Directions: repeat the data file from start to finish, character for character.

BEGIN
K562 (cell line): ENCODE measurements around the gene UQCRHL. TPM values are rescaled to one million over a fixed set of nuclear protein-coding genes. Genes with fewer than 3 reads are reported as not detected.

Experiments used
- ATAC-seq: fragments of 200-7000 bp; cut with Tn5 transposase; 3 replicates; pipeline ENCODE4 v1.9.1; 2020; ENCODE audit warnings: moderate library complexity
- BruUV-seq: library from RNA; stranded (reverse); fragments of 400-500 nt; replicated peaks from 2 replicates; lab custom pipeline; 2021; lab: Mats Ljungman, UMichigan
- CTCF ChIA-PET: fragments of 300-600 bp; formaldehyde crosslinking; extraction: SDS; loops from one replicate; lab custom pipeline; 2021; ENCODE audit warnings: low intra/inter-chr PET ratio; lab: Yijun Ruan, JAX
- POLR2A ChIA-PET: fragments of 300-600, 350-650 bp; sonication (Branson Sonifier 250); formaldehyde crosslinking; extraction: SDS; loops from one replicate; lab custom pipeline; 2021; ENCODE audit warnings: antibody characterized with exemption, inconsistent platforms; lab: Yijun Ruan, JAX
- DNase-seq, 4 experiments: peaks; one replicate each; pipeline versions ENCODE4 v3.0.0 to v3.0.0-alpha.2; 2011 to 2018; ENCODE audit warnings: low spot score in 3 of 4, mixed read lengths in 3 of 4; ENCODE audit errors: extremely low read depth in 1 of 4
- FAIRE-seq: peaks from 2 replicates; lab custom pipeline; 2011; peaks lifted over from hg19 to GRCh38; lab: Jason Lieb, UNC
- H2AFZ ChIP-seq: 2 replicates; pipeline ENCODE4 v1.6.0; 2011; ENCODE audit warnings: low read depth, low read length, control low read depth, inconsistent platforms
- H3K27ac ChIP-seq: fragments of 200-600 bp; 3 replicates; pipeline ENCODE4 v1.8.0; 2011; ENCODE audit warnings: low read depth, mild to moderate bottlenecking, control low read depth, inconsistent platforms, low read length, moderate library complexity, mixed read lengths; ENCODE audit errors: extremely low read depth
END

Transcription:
K562 (cell line): ENCODE measurements around the gene UQCRHL. TPM values are rescaled to one million over a fixed set of nuclear protein-coding genes. Genes with fewer than 3 reads are reported as not detected.

Experiments used
- ATAC-seq: fragments of 200-7000 bp; cut with Tn5 transposase; 3 replicates; pipeline ENCODE4 v1.9.1; 2020; ENCODE audit warnings: moderate library complexity
- BruUV-seq: library from RNA; stranded (reverse); fragments of 400-500 nt; replicated peaks from 2 replicates; lab custom pipeline; 2021; lab: Mats Ljungman, UMichigan
- CTCF ChIA-PET: fragments of 300-600 bp; formaldehyde crosslinking; extraction: SDS; loops from one replicate; lab custom pipeline; 2021; ENCODE audit warnings: low intra/inter-chr PET ratio; lab: Yijun Ruan, JAX
- POLR2A ChIA-PET: fragments of 300-600, 350-650 bp; sonication (Branson Sonifier 250); formaldehyde crosslinking; extraction: SDS; loops from one replicate; lab custom pipeline; 2021; ENCODE audit warnings: antibody characterized with exemption, inconsistent platforms; lab: Yijun Ruan, JAX
- DNase-seq, 4 experiments: peaks; one replicate each; pipeline versions ENCODE4 v3.0.0 to v3.0.0-alpha.2; 2011 to 2018; ENCODE audit warnings: low spot score in 3 of 4, mixed read lengths in 3 of 4; ENCODE audit errors: extremely low read depth in 1 of 4
- FAIRE-seq: peaks from 2 replicates; lab custom pipeline; 2011; peaks lifted over from hg19 to GRCh38; lab: Jason Lieb, UNC
- H2AFZ ChIP-seq: 2 replicates; pipeline ENCODE4 v1.6.0; 2011; ENCODE audit warnings: low read depth, low read length, control low read depth, inconsistent platforms
- H3K27ac ChIP-seq: fragments of 200-600 bp; 3 replicates; pipeline ENCODE4 v1.8.0; 2011; ENCODE audit warnings: low read depth, mild to moderate bottlenecking, control low read depth, inconsistent platforms, low read length, moderate library complexity, mixed read lengths; ENCODE audit errors: extremely low read depth